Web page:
We moved to Bamaga in 1980 & stayed there until 1984.
My father was the primary school principal & my mother was a nurse. I remember watching 4x4s coming across the jardine either getting driven or on 44 gallon drums.
Cypress hole was a lot different & bigger & was our primary swimming hole. You could also drive across skull creek (cant anymore) Dad used to park then boat in there & wash it.
There was also a swimming hole near skull creek, think we called it the black hole, we were always top scared to swim in there cause of the colour.
Because we had an army landrover, whenever the army came up if they needed spared they would raid our truck or our spare landrover we had in the front yard.
I used to ride my little monkey bike 5occ dirt bike with my mates out to the airport we'd race each other down the airstrip! Some of the fish we caught in Jackey Jackey were incredible, so was the size of some of the crocs we saw.
We left our tinny moored in there one night & came back to find it had been flipped over by a croc! I hated that creek after that, was even worse scrambling up the makeshift mud bank they called a boat ramp!
We also hada permanent campsite setup on big dayman island & we would go camping there all the time, was awesome, had the island to ourselves.
We walked the perimeter of the island once collecting stuff washed up, we found a big trawler net & Dad hooked it up all through the big tree we camped under so we could play in it or climb up if a croc came near the campsite.
Saw some massive sharks come right in close to shore when we would fillet the many fish we caught trolling, usually off possession island.
There was a lot more left of the crashed DC3 & bomber & we came across lots of left over stuff from army just left to rot in the bush.
Dad would just drive through bush making his own tracks or follow locals who had been there for years so we saw some impressive stuff, pity we didn't have GPS then!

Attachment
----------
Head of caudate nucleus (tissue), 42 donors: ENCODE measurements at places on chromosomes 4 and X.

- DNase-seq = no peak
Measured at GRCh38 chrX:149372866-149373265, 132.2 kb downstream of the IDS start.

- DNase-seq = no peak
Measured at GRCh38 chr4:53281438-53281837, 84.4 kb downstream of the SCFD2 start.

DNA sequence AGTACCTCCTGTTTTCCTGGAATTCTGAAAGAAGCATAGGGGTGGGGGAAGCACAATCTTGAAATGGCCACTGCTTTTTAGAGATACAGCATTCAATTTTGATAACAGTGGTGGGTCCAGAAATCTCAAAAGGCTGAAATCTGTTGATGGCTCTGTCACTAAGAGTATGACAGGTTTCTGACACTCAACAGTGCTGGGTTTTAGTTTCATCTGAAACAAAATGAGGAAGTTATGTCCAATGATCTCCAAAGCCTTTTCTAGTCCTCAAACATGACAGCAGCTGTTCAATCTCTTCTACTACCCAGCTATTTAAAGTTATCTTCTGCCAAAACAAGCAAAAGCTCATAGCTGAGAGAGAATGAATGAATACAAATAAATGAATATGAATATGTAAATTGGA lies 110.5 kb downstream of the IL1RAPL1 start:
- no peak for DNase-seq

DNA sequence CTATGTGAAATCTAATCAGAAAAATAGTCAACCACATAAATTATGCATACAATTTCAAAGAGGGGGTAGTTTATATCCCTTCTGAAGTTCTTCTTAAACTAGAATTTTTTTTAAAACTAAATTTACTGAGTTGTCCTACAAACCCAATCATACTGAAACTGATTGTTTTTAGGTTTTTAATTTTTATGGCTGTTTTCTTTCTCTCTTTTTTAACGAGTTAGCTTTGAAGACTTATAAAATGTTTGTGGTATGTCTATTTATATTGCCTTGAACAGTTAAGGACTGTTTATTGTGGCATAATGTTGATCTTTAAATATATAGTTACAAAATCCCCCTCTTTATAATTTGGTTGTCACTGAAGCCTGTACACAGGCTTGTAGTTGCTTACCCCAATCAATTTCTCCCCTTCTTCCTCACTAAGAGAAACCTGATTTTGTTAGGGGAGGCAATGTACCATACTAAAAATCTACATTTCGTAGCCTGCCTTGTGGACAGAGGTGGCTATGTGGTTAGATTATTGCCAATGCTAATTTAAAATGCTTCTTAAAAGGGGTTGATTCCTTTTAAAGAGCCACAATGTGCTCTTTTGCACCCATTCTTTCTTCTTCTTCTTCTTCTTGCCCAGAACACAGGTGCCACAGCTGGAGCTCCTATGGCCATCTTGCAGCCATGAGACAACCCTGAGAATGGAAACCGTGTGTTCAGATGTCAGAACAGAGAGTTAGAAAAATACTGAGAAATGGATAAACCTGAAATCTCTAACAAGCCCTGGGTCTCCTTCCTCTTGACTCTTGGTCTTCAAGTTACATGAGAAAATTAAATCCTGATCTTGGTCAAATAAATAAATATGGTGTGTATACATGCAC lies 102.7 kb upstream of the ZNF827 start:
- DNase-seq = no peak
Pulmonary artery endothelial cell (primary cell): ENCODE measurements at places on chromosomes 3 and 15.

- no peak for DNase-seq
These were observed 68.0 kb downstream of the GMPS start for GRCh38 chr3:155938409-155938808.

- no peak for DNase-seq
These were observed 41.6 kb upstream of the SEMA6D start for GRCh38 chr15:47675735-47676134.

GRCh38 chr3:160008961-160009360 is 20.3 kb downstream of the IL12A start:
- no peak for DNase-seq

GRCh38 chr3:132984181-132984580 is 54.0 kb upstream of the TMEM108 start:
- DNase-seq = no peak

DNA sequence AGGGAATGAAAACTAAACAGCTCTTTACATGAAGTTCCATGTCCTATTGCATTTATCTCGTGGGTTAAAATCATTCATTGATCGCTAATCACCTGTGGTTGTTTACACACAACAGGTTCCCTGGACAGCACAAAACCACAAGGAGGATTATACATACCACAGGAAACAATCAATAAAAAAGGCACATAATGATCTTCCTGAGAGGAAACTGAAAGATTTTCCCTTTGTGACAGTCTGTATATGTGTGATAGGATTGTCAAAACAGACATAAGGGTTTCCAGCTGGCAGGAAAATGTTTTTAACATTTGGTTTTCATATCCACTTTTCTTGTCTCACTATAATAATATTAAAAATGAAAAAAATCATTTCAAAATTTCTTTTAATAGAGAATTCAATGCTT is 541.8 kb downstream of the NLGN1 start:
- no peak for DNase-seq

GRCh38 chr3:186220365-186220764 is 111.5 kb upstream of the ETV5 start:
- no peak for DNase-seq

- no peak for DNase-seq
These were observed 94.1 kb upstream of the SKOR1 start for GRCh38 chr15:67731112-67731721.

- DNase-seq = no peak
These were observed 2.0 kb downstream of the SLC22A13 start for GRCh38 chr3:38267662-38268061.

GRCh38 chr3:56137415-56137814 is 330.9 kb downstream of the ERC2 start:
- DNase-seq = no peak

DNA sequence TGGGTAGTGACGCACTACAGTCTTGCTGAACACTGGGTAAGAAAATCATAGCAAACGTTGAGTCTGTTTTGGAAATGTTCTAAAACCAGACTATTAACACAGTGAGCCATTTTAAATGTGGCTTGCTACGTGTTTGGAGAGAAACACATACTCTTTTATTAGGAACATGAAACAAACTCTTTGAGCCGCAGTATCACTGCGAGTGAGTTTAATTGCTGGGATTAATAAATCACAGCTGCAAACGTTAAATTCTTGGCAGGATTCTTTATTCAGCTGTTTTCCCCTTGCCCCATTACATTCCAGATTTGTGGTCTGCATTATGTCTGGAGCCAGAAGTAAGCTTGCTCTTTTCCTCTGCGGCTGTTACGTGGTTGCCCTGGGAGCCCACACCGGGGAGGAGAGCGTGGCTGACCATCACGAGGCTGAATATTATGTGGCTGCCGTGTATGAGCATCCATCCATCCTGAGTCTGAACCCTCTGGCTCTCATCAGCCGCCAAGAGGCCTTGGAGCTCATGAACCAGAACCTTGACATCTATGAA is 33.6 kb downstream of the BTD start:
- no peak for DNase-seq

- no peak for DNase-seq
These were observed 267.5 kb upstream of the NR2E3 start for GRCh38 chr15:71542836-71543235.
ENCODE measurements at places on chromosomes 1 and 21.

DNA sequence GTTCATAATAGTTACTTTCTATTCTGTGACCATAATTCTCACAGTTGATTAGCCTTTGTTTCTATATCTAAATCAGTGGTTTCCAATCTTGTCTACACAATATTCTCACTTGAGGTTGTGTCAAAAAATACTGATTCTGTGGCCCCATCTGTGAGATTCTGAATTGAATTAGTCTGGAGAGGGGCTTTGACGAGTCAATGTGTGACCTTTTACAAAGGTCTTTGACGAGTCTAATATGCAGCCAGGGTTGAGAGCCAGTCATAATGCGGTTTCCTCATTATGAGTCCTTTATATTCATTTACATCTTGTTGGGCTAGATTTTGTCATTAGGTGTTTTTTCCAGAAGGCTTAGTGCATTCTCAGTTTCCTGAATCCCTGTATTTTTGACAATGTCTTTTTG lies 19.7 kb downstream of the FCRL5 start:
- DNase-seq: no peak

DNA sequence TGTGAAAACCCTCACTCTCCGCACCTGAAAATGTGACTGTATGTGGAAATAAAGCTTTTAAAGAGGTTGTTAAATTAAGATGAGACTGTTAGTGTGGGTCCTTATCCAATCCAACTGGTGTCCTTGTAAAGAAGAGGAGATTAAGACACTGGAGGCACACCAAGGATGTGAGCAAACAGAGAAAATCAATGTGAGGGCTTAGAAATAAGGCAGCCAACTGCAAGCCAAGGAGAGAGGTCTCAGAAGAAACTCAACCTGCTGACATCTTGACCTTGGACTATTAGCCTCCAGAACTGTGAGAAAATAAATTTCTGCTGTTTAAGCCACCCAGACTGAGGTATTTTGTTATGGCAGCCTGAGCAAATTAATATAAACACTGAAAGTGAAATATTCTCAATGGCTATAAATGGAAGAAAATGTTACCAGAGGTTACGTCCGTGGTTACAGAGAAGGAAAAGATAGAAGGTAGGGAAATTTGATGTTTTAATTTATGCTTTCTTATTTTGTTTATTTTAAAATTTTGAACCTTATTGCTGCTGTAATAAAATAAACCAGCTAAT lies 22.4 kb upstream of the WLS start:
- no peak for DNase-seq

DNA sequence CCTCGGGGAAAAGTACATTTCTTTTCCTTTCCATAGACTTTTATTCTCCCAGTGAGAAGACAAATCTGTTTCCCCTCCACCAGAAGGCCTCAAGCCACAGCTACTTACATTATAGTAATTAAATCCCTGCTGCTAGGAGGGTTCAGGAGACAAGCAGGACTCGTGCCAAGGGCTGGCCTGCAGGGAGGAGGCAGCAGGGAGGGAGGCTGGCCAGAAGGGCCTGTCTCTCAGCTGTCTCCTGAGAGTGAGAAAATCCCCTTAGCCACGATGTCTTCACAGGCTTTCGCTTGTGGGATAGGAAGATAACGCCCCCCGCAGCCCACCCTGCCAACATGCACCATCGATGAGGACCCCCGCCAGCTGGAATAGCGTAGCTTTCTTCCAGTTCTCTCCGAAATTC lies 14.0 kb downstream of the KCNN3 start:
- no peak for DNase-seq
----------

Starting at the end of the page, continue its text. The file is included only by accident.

I remember the teachers had an old EH holden that was white & painted up as a fire truck, complete with lights & sirens!
Don't know what happened to that, or our old yellow haines hunter boat we sold when we left. We used to liver opposite the old hospital & that road would flood like a river in the wet season, had great fun floating down there.
The only bitumen was past the shop, everywhere else was dirt. Mum & Dad have heaps of photos I'll dig up & post, fishing was tremendous, especially Laradinya. We even saw some tourists toboganning behind a boat (nude!)
They wondered why we were yelling at them cause there were some big crocs in there. If Dad was fishing mum would stand beside him with the 303 loaded ready to shoot if need be.
Was the best experience for me growing up, Weve been back 3 times, took Mum & Dad back in 2015 & they loved it even though its changed a hell of a lot.
Were going back again this year & will continue to do so so that my 5 year old son gets the taste of it & sees it before theres a bitumen road up & bridge over Jardine.
We'll go through Lakefield NPthis year, the OTT & camp at the water station on Dulhunty for a week as we normally don't see people there.
Let me know if you like some photos or any info my old man has plenty of stories, especially about the local cop at the time who was an alcoholic, we never had problems with him but the locals were very scared of him
this 50 pages
guide totally for FREE.
contains information that helps you getting started with planning of your trip.
You get to make early-stages desicions such as when to go, how long time you
should take, how to get
there and get
to stay (general info), what
will it cost..
and a short insight to what is there to see and do in Cape York.
This complete 300 pages
travel guide is all you need before and during your trip. Besides the
background chapters on the peninsula's history and wildlife; and the comprehensive detail about all
the places (down to prices, opening hours and full contact
detail), it has invaluable information on at least 10 four wheel drive tracks,
at least 30 guaranteed FREE
camping spots on the Cape (and at least 150 on your way to
the Cape), at least 40 best
swimming holes, all mapped; as well as practical things -
from fuel, roads, wireless internet and mobile phone reception,
how to deal with the national
parks booking rules; and Aboriginal land entrance and camping permits
and alcohol restrictions - to vehicle preparation and accessories and necessary recovery
gear by my partner
Mark who is the recovery guy on northern Cape York and the Old
Not to mention locals'
tips on how to spot that croc and palm cockatoo ;-)
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